Susanna Leonard Hill has a feature on her blog called Perfect Picture Book Friday (PPBF). It is a list of “perfect” picture books recommended by all sorts of people. I chose this book because I think it’s a cool way to teach opposites and to get kids looking at artwork.
Art Museum Opposites
By Katy Friedland and Marla K. Shoemaker
44 pages -ages 5+
Published by Temple University Press on October 1, 2010
Theme/Topic – Art / learning opposites
Opening and Synopsis – From the inside cover and written by Timothy Run the CEO of the Philadelphia Museum of Art “Art museums provide endless opportunities for learning and wonder.” – “They (the authors) have selected works of art that, when paired, can help us learn about contrasts and about the meaning of opposites such as day/night, many/few, and inside/outside. Along the way, the authors invite children and adults to look more closely at these wonderful objects and marvel at the new possibilities they reveal.”
This book teachers about opposites using art. The pages show two opposites for example –
and then it will talk about the objects and asks questions about the differences and sometimes similarities. There are also questions to make you look at the objects closer – like in the example about “Do you see the boat?” and “What sound do cows make?” It also gives credit telling what the work of art is and who made it.
Why I liked this book – I think this is a very fun way to teach about opposites. The pages are really great looking! It is also a great way to teach about art. I really like art museums and I think this is a great way to get kids excited about art. Books like this and “The Metropolitan Museum of Art: Can You Find It?” (read my PPBF post for it HERE) are two of many books that might help.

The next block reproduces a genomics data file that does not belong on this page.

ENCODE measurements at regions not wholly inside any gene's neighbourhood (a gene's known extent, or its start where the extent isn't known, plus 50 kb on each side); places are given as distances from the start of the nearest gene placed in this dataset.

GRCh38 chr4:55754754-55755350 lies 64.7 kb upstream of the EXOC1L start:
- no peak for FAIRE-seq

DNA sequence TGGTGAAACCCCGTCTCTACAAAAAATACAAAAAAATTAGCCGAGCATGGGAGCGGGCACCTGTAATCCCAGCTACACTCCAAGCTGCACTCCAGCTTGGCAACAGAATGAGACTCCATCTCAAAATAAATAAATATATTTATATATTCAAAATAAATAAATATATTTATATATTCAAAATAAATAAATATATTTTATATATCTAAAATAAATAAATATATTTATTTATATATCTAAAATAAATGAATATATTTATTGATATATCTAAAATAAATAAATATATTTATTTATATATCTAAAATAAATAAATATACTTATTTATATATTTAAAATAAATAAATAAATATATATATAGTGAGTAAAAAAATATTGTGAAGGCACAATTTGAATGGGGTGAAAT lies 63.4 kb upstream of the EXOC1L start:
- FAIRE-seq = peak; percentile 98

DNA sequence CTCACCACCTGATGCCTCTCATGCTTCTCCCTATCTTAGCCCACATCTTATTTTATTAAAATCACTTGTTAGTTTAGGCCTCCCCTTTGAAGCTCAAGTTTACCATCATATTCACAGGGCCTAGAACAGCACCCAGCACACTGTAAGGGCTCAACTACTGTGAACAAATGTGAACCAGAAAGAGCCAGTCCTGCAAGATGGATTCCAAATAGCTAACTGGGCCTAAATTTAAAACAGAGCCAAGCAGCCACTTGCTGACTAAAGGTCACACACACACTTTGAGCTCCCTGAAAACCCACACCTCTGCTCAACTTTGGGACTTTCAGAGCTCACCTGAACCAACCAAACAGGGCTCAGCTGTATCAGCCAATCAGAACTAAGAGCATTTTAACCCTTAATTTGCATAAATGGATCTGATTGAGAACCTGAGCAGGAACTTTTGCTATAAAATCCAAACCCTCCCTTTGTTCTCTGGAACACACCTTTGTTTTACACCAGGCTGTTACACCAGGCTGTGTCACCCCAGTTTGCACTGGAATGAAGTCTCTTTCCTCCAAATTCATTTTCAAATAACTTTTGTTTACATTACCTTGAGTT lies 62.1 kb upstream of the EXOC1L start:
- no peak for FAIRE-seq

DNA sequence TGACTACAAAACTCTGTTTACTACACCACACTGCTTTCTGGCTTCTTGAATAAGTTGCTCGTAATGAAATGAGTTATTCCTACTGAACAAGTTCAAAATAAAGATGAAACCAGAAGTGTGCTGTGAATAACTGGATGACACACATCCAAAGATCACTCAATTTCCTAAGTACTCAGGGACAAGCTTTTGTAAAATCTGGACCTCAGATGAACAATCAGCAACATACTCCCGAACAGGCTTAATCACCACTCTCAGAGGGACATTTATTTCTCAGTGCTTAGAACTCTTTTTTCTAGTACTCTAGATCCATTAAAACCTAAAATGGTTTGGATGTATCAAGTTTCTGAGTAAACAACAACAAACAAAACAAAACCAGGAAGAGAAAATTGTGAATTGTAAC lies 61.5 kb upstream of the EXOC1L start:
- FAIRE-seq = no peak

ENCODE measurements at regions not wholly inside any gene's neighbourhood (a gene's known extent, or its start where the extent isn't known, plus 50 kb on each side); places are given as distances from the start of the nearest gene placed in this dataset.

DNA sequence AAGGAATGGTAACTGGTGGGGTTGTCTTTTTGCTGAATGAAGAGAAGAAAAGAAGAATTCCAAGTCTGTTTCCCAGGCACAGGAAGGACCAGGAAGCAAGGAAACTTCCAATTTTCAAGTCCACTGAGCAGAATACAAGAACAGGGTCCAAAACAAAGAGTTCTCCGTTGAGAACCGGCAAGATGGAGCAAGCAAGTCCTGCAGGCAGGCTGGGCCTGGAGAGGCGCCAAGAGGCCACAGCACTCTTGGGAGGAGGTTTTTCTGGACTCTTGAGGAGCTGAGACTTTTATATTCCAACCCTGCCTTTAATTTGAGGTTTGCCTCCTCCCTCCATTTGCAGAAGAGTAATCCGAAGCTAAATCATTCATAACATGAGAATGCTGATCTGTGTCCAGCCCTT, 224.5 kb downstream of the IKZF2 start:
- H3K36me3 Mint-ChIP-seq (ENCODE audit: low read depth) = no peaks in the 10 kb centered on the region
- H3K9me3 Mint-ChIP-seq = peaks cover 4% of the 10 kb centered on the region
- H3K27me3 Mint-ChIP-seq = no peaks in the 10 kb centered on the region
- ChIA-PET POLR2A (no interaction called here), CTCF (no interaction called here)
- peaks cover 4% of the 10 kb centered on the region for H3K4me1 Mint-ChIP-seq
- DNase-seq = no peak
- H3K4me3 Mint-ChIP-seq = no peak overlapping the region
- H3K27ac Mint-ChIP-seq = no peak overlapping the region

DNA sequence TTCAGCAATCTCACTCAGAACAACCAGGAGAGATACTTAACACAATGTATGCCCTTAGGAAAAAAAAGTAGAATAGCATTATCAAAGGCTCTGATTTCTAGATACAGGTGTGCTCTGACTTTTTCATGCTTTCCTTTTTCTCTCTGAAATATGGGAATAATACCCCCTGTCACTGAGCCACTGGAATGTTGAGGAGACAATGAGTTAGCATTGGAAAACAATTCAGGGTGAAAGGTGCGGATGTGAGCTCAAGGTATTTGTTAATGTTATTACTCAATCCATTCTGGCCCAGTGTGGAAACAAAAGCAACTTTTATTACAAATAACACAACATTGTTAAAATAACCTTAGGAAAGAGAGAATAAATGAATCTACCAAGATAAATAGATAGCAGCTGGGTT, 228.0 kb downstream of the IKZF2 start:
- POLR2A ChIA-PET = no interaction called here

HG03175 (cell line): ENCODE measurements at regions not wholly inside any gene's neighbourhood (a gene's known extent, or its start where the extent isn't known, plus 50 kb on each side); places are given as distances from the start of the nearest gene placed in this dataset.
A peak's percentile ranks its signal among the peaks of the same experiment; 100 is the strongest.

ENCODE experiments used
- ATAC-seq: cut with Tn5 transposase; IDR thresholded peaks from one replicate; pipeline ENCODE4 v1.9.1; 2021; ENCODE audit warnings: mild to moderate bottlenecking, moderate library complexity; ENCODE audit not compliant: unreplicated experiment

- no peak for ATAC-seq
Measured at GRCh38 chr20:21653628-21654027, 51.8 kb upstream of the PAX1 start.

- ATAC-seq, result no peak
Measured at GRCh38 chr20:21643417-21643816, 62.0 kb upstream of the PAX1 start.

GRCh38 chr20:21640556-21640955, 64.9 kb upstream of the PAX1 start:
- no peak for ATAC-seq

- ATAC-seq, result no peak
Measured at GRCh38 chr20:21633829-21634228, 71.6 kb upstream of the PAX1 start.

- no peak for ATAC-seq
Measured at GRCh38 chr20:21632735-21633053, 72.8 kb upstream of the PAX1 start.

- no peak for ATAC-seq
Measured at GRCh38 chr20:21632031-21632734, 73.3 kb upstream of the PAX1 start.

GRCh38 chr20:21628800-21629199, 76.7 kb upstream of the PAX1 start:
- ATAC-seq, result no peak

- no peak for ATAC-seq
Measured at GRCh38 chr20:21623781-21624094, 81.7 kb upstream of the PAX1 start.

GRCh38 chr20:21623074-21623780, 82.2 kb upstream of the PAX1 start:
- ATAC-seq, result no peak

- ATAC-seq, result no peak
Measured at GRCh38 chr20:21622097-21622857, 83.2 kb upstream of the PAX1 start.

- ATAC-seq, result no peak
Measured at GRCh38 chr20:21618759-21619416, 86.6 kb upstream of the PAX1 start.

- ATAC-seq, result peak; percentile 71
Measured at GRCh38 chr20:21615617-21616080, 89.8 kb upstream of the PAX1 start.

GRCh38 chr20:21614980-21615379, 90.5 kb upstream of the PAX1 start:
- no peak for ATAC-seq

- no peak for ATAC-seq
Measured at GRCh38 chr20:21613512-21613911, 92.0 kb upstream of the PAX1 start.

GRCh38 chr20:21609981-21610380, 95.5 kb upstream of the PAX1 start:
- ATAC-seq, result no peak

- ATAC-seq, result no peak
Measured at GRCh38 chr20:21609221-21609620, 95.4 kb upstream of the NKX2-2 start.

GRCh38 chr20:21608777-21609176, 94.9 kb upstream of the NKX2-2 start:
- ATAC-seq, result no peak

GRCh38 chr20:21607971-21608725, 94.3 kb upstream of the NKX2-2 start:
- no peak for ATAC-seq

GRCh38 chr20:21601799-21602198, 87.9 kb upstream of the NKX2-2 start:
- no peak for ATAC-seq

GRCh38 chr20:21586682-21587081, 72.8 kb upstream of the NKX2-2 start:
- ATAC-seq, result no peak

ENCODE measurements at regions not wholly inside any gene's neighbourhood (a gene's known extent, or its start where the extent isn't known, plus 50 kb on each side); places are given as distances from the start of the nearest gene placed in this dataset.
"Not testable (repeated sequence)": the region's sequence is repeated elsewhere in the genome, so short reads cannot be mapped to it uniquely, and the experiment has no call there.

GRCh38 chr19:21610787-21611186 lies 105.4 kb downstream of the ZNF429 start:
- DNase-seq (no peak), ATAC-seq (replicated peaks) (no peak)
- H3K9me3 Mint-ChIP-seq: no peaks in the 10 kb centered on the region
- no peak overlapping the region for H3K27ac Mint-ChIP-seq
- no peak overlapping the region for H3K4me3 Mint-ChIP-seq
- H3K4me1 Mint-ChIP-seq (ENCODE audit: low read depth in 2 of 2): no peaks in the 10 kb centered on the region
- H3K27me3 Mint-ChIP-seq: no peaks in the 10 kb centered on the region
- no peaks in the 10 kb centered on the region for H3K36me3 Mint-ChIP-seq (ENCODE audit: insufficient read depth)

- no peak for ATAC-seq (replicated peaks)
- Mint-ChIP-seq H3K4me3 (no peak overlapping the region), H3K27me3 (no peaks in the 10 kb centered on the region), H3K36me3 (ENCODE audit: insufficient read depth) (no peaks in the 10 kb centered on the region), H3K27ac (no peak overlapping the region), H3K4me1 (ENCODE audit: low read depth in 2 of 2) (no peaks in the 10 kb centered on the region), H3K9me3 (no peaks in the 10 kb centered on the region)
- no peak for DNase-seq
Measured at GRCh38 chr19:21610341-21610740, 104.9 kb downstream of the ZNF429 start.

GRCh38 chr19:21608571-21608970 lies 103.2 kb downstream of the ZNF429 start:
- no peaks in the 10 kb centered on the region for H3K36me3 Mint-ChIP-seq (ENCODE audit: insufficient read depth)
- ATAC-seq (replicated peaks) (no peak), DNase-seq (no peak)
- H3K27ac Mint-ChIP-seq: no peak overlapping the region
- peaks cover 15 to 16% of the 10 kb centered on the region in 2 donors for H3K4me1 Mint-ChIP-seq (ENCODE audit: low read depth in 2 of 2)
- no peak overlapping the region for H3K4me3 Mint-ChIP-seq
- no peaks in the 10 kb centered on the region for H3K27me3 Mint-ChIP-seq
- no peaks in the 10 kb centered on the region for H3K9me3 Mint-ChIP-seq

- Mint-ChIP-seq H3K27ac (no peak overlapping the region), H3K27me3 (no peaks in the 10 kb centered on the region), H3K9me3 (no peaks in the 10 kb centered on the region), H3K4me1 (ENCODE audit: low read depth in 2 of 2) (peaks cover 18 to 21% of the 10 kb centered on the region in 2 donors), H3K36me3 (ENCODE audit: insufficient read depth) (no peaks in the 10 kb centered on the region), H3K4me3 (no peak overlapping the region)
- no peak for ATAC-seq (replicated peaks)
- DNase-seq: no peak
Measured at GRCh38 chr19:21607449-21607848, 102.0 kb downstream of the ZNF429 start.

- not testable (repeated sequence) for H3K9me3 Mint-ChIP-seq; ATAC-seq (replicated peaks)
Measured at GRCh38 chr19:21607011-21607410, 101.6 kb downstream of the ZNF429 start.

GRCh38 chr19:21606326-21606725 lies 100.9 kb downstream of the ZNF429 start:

Activities and Resources – I didn’t have to look far because the authors, who are also museum educators, put a great list of activities in the back of the book! They suggest not only looking at the opposites but also finding similarities.
Another great activity they suggest is to find a picture and try to draw an opposite to it.
The authors also say to use your imagination and make up a story about one of the objects or pretend the people or animals in the paintings can talk. What would they say?
The Philadelphia Museum of Art is a totally AWESOME place! If you are in Philadelphia, you should visit it! You can visit it online HERE. You can also visit your local art museum and try to find opposites!
To find more Perfect Picture Books please visit Susanna Hill’s blog HERE!